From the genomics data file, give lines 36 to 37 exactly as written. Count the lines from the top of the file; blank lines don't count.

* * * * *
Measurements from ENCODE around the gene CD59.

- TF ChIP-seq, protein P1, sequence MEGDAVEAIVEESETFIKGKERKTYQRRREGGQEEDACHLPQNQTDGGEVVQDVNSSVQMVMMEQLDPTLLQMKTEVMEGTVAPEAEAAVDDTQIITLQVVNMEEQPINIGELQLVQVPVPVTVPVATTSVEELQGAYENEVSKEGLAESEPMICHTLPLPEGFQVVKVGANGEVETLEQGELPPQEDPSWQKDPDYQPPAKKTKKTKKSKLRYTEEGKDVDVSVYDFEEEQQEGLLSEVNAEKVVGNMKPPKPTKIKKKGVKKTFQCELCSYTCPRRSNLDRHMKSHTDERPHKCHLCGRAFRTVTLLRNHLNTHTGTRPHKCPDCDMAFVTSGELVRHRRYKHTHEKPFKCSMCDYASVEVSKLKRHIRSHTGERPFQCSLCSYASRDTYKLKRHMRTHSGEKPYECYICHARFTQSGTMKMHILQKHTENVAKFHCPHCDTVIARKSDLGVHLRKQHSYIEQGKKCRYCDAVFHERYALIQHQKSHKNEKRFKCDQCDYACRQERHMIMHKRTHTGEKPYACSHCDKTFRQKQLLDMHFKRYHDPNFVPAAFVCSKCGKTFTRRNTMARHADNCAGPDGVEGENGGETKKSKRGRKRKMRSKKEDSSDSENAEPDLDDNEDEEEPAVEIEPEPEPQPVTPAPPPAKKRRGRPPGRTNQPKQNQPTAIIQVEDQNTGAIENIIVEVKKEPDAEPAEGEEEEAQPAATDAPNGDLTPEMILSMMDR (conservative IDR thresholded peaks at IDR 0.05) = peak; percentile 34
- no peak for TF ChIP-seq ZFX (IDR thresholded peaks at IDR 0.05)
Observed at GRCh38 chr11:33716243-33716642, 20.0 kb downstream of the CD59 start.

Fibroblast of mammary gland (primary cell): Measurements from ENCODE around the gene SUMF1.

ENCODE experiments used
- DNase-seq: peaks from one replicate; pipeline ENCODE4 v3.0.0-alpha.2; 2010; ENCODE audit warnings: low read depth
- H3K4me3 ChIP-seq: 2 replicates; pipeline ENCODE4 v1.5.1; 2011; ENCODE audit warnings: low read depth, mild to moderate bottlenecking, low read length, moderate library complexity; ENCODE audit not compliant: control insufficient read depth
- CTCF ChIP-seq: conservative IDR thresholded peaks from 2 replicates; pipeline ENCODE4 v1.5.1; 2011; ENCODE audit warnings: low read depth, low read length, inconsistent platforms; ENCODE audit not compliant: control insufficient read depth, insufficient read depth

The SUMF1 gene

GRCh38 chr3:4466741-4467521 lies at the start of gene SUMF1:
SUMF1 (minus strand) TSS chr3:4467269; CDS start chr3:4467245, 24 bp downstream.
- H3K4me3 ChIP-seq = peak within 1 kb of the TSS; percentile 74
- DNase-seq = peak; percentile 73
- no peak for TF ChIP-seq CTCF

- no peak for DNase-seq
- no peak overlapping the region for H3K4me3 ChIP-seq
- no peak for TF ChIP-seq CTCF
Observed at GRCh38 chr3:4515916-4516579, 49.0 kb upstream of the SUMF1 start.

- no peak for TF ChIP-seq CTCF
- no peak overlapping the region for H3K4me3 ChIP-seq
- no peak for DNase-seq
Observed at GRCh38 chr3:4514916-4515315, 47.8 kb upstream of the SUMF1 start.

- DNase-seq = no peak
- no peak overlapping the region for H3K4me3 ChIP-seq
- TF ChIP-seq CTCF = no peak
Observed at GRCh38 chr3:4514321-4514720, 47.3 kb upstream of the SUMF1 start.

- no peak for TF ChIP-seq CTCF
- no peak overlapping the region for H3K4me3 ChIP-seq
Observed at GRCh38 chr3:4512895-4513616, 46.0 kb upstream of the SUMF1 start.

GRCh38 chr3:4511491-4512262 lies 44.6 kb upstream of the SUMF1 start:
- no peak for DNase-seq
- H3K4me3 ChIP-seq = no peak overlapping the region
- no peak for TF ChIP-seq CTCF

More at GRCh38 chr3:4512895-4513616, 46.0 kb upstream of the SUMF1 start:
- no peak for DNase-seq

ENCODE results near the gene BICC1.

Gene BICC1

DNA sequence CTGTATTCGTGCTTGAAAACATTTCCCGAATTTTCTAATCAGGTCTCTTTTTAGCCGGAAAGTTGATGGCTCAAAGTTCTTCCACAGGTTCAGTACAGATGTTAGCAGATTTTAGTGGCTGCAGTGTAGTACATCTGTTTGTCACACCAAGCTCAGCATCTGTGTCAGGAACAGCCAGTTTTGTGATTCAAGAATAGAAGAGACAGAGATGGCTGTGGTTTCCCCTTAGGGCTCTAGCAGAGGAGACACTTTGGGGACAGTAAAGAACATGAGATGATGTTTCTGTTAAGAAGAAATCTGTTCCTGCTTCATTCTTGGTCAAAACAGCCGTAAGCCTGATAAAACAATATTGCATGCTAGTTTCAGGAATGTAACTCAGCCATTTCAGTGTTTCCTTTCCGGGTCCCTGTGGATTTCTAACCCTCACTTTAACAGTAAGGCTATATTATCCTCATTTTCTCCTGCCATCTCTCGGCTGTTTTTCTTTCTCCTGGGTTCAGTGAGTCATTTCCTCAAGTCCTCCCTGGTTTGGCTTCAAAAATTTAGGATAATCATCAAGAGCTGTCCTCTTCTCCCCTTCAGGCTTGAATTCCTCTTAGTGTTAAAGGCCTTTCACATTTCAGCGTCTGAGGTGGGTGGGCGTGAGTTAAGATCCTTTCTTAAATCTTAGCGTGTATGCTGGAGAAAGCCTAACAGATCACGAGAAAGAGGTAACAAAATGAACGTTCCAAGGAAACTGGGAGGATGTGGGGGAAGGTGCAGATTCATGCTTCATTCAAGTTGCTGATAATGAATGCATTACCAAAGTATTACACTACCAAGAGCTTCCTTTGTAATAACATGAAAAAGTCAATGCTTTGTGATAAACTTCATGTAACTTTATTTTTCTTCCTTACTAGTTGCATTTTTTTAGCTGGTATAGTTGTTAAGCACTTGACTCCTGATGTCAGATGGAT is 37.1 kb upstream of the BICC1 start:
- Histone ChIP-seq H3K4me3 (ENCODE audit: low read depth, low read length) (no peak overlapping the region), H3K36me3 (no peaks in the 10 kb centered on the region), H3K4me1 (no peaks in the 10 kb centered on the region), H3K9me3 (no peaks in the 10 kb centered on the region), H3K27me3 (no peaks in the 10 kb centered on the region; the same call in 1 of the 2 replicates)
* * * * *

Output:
- no peak for DNase-seq

ENCODE results near the gene BICC1.